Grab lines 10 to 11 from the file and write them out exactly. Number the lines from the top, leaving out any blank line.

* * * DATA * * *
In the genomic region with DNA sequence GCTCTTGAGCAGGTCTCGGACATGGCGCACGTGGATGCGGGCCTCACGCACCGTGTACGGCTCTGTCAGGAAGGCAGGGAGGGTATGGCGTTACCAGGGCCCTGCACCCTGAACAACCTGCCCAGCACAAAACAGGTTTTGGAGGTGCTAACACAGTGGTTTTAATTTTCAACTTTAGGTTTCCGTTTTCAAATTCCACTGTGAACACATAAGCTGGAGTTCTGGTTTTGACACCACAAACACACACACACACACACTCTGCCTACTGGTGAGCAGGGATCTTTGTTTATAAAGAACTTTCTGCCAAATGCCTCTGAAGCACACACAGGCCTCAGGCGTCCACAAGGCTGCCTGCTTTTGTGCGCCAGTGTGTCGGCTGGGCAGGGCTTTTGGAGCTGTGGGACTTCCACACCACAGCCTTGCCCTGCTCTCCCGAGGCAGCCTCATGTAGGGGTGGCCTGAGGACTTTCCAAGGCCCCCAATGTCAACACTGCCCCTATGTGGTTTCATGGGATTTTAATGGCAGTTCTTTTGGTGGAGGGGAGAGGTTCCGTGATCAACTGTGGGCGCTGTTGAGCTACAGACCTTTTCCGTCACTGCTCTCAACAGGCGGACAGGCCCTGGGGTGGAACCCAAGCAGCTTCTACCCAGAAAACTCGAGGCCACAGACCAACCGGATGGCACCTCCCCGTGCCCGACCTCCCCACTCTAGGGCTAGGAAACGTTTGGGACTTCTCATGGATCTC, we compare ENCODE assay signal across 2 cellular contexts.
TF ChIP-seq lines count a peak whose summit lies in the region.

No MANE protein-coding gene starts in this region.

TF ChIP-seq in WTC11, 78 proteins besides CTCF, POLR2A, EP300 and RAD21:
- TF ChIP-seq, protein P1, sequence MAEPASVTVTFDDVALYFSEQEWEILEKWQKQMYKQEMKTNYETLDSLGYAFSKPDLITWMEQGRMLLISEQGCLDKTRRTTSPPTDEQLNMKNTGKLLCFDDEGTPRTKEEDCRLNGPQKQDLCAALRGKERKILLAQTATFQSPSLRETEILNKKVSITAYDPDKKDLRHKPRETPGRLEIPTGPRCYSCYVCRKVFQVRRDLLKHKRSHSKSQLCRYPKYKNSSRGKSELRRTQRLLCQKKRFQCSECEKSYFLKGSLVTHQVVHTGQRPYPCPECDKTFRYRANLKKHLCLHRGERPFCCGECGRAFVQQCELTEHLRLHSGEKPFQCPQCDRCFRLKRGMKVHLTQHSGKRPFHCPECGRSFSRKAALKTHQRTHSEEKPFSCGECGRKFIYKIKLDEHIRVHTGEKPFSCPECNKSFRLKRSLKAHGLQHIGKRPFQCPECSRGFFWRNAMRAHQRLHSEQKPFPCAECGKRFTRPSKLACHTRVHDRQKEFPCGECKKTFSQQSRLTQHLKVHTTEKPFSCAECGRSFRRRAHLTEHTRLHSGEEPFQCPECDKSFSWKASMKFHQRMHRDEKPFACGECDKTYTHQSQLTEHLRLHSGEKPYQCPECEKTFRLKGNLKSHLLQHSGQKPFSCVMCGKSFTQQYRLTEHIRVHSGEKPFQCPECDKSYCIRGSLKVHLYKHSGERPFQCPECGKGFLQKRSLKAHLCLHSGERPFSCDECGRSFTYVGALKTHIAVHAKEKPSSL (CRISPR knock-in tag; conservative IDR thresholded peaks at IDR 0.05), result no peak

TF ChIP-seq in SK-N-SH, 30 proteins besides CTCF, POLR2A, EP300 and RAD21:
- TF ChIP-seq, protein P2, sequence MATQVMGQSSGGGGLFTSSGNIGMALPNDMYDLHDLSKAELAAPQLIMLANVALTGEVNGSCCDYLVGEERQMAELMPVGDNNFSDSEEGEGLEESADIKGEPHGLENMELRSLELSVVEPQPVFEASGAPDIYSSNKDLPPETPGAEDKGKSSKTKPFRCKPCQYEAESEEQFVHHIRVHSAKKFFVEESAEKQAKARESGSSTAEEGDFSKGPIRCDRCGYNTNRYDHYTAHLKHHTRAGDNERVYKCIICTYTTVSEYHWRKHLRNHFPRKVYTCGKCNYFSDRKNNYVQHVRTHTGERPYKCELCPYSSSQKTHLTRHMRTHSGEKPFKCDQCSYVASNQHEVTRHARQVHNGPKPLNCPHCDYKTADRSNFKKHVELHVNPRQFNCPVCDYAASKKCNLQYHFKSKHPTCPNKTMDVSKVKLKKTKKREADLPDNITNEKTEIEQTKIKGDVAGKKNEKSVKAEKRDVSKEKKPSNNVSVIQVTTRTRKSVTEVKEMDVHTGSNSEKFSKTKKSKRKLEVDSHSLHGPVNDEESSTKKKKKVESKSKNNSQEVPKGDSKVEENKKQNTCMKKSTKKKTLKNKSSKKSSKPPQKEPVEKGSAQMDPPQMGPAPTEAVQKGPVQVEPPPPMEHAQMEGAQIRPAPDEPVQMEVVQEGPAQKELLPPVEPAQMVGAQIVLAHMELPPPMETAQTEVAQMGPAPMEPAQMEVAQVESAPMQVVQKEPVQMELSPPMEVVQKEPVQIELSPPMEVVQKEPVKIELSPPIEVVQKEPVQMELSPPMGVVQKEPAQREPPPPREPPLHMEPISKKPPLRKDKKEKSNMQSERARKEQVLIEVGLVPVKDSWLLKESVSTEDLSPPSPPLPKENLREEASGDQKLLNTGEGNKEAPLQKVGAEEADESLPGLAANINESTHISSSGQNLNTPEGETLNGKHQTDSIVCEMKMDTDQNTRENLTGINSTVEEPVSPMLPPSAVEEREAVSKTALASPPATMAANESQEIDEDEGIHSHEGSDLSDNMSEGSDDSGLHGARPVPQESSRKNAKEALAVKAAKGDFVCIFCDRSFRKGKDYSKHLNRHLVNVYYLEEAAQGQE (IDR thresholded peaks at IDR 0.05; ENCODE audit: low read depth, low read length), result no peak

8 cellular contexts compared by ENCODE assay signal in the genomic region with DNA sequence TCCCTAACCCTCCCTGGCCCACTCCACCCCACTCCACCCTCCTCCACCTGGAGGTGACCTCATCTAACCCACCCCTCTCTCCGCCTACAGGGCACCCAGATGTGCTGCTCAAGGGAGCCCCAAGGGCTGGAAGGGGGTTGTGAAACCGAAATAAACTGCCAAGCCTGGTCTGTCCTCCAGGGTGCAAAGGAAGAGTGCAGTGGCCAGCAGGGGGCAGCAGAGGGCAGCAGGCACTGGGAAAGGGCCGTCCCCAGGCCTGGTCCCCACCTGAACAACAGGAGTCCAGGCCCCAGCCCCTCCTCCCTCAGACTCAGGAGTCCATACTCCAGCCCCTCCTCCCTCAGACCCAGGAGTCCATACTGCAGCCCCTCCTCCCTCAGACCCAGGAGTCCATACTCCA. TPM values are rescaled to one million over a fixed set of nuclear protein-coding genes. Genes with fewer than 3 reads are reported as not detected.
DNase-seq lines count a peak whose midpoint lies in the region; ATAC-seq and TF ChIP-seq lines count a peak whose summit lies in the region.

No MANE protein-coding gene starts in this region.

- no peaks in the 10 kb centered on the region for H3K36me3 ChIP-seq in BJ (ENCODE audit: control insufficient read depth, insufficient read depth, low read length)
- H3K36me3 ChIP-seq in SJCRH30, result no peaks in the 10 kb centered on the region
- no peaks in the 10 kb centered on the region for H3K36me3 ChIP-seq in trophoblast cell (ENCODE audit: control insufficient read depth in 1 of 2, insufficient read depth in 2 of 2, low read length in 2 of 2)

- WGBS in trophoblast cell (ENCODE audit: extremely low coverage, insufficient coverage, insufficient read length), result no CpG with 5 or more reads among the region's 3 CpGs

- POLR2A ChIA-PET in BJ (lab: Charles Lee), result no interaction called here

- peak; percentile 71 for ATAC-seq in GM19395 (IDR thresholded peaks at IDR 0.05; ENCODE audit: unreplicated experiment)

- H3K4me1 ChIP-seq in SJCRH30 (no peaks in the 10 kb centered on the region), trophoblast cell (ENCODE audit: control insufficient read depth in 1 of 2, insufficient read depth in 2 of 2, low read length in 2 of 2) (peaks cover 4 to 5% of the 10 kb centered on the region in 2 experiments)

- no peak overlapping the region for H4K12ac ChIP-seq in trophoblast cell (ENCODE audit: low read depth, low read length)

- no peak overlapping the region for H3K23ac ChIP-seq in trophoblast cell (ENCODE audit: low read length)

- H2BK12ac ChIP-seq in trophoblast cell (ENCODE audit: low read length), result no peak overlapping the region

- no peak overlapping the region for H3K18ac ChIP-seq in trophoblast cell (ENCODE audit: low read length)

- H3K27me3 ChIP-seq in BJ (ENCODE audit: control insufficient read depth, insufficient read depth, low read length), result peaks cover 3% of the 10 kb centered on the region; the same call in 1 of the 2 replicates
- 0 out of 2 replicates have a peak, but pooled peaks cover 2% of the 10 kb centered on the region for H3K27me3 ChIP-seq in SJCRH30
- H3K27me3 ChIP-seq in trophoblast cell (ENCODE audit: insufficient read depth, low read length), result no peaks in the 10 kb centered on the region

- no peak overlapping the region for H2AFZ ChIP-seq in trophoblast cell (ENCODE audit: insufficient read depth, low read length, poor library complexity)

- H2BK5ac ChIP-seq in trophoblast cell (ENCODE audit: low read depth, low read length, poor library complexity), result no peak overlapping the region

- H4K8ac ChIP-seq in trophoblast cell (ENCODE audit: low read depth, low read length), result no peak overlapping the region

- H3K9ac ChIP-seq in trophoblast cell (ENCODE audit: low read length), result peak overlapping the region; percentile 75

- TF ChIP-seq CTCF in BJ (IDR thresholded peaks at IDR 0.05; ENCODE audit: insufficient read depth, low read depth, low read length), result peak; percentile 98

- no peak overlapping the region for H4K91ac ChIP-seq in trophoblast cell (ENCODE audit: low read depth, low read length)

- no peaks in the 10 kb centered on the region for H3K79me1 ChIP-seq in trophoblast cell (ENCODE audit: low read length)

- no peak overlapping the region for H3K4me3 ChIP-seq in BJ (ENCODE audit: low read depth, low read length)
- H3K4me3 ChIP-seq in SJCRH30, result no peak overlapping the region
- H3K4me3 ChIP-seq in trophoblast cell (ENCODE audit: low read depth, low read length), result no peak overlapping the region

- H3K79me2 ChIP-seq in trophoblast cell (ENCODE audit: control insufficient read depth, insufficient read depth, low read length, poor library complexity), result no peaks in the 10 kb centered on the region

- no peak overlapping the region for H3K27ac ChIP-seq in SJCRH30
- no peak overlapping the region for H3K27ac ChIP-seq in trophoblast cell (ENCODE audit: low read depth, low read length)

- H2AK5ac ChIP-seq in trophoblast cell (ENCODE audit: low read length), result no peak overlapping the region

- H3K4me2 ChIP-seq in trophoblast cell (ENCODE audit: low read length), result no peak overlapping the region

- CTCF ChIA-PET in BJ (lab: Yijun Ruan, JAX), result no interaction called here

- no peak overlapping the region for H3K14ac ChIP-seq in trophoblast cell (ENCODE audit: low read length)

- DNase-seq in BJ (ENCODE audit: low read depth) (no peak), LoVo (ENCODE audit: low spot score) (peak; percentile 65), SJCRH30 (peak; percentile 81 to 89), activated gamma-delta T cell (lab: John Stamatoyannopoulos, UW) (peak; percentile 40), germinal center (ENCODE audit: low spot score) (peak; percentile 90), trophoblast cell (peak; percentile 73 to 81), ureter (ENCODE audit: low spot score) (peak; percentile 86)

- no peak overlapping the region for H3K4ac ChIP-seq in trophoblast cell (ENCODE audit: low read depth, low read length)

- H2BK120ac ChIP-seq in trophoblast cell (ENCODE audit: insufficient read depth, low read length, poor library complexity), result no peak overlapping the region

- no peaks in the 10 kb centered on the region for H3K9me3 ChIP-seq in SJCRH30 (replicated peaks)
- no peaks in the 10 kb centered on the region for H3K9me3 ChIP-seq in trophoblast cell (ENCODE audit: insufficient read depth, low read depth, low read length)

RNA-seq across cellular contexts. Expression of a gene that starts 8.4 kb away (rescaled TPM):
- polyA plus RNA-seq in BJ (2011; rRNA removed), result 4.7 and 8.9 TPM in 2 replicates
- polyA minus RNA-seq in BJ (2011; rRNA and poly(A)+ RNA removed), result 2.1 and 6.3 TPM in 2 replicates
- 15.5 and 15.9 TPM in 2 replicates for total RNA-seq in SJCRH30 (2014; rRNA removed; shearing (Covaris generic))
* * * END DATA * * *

No MANE protein-coding gene starts in this region.

- no peaks in the 10 kb centered on the region for H3K36me3 ChIP-seq in BJ (ENCODE audit: control insufficient read depth, insufficient read depth, low read length)